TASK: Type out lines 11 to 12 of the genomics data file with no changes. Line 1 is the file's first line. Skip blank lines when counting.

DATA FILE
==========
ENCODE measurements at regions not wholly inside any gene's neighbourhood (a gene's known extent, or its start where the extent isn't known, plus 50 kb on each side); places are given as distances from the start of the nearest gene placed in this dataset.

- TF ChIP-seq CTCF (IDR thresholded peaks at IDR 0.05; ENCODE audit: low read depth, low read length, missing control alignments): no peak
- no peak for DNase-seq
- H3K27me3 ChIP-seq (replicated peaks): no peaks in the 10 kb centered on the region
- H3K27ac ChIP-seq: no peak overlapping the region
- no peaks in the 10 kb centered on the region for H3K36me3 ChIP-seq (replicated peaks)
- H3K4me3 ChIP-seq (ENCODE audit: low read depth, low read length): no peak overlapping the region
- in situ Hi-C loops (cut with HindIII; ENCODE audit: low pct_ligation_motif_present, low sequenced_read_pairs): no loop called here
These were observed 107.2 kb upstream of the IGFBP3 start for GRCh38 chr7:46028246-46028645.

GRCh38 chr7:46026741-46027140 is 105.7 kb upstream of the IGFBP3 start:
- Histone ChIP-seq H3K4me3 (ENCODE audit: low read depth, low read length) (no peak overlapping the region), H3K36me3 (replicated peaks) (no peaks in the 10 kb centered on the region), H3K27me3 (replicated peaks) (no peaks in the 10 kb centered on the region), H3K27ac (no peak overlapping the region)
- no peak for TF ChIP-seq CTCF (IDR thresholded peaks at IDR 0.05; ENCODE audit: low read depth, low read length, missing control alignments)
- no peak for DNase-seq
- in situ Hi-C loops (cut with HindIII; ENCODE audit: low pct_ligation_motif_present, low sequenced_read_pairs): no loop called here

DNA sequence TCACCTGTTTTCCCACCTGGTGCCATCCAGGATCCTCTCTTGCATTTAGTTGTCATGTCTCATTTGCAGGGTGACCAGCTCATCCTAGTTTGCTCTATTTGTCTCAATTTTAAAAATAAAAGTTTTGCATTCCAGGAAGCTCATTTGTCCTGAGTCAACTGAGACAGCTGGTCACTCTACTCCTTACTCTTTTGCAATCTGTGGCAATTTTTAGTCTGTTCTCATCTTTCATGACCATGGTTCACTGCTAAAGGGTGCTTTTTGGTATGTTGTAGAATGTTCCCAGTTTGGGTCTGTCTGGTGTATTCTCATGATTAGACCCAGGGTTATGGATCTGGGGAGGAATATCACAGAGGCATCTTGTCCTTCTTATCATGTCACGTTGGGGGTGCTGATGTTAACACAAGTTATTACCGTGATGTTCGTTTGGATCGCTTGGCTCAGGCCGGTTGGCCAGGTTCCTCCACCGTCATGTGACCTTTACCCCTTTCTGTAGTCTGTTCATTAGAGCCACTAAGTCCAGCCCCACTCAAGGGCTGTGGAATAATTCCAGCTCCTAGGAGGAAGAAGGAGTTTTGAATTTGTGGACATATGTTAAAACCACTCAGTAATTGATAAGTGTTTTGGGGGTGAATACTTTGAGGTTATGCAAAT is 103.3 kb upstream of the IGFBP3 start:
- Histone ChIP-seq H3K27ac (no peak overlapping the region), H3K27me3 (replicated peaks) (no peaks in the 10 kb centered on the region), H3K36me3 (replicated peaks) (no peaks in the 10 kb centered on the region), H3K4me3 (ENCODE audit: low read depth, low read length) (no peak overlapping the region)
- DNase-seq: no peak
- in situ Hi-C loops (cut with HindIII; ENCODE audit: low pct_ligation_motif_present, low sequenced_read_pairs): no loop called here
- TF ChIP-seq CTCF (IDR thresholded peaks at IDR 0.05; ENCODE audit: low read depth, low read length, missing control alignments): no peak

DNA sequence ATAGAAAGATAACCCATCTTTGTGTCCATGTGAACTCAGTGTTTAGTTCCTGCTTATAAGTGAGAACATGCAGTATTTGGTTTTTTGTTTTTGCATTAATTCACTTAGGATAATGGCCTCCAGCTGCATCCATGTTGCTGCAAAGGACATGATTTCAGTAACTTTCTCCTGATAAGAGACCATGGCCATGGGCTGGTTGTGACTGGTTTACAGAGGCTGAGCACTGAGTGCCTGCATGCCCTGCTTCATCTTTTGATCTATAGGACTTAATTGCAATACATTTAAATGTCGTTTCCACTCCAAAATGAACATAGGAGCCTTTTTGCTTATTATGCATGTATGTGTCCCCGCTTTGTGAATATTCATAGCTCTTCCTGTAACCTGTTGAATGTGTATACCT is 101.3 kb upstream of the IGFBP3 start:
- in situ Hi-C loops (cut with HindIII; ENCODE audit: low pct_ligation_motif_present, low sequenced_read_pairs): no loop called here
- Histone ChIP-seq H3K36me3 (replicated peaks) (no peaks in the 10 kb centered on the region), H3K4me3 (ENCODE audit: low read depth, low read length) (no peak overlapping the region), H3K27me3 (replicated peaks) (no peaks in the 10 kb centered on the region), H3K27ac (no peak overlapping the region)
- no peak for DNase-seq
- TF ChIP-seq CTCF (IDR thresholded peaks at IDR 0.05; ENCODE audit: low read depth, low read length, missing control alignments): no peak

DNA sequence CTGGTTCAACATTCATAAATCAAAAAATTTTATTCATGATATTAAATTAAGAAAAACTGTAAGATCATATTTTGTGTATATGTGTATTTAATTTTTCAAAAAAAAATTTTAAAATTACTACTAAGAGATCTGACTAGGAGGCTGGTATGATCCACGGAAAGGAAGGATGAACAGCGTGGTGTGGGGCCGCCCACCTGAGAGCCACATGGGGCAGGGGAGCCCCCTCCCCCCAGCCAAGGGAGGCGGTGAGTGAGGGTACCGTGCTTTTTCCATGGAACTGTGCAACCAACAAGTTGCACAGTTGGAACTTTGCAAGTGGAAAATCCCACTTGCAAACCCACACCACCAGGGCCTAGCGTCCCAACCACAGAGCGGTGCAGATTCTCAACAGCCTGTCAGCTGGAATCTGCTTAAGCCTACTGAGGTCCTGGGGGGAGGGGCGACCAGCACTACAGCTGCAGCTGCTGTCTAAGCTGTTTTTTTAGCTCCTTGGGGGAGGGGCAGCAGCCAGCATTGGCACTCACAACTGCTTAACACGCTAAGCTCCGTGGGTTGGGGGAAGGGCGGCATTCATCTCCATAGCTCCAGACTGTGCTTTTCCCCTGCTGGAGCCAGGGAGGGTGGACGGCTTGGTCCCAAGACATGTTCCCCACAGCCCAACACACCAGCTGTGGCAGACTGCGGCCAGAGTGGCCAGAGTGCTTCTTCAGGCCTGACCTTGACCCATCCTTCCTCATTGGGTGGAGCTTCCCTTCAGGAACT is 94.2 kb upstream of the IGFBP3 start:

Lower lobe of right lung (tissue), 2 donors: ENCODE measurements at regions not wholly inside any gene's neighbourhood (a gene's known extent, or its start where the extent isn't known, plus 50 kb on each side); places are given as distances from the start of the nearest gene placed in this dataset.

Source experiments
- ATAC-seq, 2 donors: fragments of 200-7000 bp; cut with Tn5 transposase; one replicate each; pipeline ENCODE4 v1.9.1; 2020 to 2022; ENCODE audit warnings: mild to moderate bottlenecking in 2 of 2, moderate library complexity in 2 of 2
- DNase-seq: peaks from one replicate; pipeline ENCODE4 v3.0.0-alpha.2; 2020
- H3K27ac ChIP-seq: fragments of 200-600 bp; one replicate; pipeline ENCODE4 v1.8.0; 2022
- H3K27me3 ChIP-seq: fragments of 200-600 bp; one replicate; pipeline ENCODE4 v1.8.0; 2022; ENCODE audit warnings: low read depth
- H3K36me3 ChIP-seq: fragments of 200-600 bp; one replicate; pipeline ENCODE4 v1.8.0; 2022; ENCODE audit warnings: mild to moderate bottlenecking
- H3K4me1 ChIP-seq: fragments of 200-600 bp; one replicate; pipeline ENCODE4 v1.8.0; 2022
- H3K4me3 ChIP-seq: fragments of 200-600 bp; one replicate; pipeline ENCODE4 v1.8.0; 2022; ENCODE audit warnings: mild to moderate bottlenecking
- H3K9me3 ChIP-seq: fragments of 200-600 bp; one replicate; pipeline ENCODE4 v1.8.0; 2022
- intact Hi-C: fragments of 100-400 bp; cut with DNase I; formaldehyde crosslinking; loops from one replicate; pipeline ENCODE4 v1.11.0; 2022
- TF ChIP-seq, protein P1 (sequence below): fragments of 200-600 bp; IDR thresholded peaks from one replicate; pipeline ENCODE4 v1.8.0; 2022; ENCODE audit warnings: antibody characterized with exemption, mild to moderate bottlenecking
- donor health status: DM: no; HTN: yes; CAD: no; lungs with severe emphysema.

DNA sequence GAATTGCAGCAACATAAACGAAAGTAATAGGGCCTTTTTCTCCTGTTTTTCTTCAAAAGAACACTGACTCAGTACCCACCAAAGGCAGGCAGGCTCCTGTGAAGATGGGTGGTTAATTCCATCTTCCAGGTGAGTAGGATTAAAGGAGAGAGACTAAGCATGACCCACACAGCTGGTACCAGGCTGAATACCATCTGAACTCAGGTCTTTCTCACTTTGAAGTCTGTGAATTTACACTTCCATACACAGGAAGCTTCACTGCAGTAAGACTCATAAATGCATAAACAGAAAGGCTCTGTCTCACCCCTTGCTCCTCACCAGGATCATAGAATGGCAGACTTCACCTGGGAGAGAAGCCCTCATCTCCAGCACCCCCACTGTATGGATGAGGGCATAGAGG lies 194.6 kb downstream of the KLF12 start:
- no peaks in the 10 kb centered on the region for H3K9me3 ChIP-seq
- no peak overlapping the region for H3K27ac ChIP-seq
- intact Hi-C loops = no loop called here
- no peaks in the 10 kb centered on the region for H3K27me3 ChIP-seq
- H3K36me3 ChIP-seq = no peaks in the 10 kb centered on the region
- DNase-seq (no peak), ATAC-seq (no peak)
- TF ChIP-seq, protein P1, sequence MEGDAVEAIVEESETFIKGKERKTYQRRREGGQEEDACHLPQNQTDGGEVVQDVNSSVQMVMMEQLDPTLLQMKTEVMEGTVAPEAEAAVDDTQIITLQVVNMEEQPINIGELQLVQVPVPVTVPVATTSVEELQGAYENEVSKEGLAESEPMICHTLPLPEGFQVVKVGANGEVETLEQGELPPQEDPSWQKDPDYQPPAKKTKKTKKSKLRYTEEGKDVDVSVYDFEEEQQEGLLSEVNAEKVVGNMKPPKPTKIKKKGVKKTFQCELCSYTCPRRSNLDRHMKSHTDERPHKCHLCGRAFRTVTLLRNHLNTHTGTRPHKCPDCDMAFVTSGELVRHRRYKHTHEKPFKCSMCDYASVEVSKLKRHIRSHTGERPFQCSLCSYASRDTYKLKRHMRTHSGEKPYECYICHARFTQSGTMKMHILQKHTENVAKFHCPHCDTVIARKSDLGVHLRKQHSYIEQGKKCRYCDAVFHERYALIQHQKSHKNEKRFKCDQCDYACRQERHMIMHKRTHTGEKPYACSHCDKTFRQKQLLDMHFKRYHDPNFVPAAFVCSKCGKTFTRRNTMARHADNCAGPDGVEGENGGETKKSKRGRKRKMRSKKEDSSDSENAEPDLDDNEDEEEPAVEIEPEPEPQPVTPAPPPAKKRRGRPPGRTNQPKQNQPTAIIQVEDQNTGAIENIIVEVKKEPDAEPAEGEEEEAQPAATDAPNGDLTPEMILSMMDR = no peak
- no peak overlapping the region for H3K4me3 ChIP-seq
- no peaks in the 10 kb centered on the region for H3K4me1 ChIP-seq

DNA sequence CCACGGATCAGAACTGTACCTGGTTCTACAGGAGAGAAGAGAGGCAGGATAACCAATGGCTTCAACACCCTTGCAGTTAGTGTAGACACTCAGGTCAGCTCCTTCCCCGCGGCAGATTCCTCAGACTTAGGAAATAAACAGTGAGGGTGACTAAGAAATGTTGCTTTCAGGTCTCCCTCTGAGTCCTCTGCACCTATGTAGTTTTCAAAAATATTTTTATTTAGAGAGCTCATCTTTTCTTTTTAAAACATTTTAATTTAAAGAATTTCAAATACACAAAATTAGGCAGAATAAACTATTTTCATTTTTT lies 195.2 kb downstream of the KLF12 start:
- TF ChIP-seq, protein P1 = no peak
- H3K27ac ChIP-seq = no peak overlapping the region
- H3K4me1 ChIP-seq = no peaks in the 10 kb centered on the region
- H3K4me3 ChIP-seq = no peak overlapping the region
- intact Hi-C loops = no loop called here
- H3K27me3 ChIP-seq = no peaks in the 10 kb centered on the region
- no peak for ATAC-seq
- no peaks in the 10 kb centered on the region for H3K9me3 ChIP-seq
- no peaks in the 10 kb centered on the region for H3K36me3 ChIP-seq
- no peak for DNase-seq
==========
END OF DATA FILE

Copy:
- Histone ChIP-seq H3K4me3 (ENCODE audit: low read depth, low read length) (no peak overlapping the region), H3K36me3 (replicated peaks) (no peaks in the 10 kb centered on the region), H3K27me3 (replicated peaks) (no peaks in the 10 kb centered on the region), H3K27ac (no peak overlapping the region)
- no peak for TF ChIP-seq CTCF (IDR thresholded peaks at IDR 0.05; ENCODE audit: low read depth, low read length, missing control alignments)